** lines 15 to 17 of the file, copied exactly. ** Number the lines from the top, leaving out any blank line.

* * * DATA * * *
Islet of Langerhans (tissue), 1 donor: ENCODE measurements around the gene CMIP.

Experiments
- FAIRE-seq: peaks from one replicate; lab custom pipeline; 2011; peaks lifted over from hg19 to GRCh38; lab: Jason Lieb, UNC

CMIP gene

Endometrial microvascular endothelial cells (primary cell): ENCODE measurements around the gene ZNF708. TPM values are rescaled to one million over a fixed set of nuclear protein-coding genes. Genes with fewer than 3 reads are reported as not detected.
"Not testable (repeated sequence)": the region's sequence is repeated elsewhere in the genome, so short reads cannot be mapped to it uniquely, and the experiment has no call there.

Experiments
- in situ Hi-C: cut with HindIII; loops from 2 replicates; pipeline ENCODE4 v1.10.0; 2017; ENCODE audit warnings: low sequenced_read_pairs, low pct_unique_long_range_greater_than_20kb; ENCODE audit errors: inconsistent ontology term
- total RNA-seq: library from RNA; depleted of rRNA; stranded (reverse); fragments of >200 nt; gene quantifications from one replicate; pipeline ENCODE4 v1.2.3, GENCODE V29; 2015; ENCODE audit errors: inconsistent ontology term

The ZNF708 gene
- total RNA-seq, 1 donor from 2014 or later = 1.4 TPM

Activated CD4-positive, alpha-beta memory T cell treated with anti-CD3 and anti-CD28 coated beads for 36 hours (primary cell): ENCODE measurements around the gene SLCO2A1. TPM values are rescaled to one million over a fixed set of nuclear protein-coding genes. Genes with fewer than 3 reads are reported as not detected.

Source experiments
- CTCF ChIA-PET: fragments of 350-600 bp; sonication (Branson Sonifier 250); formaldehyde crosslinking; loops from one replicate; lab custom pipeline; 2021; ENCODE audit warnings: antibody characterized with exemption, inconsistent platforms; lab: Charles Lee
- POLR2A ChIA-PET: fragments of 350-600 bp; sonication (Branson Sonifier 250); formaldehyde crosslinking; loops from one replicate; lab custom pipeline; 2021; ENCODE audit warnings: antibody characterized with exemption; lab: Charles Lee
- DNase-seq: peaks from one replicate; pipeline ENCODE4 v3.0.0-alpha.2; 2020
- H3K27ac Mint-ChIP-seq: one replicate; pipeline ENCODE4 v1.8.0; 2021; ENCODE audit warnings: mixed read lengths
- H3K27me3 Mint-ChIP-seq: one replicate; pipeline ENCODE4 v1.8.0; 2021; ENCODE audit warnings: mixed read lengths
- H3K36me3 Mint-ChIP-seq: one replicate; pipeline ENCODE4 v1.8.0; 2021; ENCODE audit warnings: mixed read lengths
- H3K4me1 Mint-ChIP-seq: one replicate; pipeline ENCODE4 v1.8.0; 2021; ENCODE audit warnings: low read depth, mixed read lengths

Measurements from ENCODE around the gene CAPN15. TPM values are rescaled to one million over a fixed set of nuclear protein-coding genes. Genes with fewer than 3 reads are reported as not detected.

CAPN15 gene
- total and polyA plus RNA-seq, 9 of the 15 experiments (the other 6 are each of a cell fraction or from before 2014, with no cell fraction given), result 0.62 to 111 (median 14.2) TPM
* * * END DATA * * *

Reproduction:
- POLR2A ChIA-PET: fragments of 350-600 bp; sonication (Branson Sonifier 250); formaldehyde crosslinking; loops from one replicate; lab custom pipeline; 2021; ENCODE audit warnings: antibody characterized with exemption; lab: Charles Lee
- DNase-seq: peaks from one replicate; pipeline ENCODE4 v3.0.0-alpha.2; 2020
- H3K27ac Mint-ChIP-seq: one replicate; pipeline ENCODE4 v1.8.0; 2021; ENCODE audit warnings: mixed read lengths